Anatomy Trains by Thomas W. Myers

I am loving everything about this book.  I've only gotten through a few of the chapters but this is worth talking about.  This book is all about fascial lines within the body.  I think it's really relevant when we look at yoga and how it affects the body.  Often times when I hear people talk about exercise, they seem to have this system of breaking down the body into parts, for example, leg day, arm day, chest day and they proceed to work out each different major muscle group on a different day.  The concept of allowing muscles to rest in between workouts is great because the body needs time to heal, BUT, what about all that is in between?  Think of all the muscles in the body.  How do they attach to each other and work together? The body works together, not as separate pieces.  When I want to lift a glass to my mouth for a drink, it's not just a bicep that brings it there.  There are muscles and tendons and connections from the brain, through the neck and shoulder, through the core of the body and through to the finger tips that all have to work in conjunction with each other to get that glass to my mouth so I can drink.  

This book is all about the fascial lines within the body.  I said that already but I am saying it again.  Why?  Because fascia is the layer just under the skin, between skin and muscles that acts as that connection throughout the body.  We rely on fascia to help coordinate and support movement as a whole, not just movement of one muscle.  This concept of how fascial lines in the body connect and support movement is amazing.  The book goes through all the major fascial lines in the body and describes each one.  There are lots of pictures to help you see how a blockage in one area might offset another area.  It is important that we learn to understand how the body works as a whole and how to work on problems that we experience in the body as a whole in order to keep the whole body running well.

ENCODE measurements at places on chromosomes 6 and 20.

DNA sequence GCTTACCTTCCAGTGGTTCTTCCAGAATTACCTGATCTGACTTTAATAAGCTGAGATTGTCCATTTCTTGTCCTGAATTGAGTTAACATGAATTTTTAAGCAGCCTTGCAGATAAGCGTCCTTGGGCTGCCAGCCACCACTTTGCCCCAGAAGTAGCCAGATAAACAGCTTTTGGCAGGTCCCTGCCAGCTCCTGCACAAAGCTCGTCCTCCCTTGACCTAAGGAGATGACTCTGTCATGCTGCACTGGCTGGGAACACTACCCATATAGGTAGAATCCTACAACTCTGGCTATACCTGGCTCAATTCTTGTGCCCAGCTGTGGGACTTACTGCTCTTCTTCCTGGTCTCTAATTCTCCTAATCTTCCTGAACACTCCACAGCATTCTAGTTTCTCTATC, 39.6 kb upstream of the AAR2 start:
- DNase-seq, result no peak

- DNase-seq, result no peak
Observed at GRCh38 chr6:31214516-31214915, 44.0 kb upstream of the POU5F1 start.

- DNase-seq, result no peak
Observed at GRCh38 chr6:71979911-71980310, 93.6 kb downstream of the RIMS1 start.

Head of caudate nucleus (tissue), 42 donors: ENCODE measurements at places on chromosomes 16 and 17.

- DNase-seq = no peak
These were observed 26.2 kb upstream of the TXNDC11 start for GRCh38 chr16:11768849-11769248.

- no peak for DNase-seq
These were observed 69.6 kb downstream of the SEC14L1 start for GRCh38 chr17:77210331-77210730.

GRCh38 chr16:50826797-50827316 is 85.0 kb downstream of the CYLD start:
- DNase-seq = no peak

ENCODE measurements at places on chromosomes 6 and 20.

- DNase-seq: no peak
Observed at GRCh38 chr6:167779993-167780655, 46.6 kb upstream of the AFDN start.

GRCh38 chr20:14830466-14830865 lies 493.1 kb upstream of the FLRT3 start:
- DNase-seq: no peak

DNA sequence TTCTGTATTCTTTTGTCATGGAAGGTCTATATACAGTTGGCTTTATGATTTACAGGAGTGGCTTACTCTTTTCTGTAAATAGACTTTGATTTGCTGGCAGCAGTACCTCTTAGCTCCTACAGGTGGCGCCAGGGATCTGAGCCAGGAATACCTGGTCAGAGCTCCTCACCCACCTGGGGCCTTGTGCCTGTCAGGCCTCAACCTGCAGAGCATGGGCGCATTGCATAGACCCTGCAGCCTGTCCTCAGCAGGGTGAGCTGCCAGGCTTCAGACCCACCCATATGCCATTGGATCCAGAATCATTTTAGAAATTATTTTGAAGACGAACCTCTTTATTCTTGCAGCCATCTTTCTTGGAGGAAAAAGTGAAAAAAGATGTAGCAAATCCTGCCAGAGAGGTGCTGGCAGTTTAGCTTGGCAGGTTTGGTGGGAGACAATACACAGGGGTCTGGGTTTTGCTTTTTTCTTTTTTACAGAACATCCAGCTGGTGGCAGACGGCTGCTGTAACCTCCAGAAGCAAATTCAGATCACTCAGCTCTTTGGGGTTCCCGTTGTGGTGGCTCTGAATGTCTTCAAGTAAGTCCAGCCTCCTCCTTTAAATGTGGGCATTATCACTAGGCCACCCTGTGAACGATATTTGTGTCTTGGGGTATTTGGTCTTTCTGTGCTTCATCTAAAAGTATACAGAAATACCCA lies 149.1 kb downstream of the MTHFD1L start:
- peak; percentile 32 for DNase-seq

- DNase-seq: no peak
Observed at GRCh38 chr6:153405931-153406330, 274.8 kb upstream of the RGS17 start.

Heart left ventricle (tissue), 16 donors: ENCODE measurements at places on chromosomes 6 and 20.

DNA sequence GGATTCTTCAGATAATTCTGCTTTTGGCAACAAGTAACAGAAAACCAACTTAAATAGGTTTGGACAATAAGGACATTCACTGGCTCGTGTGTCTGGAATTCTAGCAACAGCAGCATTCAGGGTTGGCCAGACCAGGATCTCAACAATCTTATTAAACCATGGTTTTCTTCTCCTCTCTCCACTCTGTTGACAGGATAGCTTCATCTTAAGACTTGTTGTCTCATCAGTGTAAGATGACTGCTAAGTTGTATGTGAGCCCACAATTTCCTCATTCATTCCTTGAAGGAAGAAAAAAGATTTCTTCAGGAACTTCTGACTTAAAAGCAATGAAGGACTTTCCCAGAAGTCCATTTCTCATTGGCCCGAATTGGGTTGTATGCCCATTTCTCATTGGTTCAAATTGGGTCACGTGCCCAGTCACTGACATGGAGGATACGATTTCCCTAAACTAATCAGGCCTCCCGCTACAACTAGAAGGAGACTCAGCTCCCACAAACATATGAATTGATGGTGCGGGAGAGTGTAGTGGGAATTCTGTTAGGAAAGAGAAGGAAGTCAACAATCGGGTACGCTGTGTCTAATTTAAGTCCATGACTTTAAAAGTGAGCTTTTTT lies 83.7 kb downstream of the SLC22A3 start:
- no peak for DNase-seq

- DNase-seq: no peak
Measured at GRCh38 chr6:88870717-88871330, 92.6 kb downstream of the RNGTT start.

I have not finished reading the book so I need more time to read and learn from it, but I encourage you to start small by thinking of the body as a whole and not just several parts that move independently.  When we do that, we will see a much bigger picture of our body and have a much greater understanding of how it works and why it works.  


Anna BajmakComment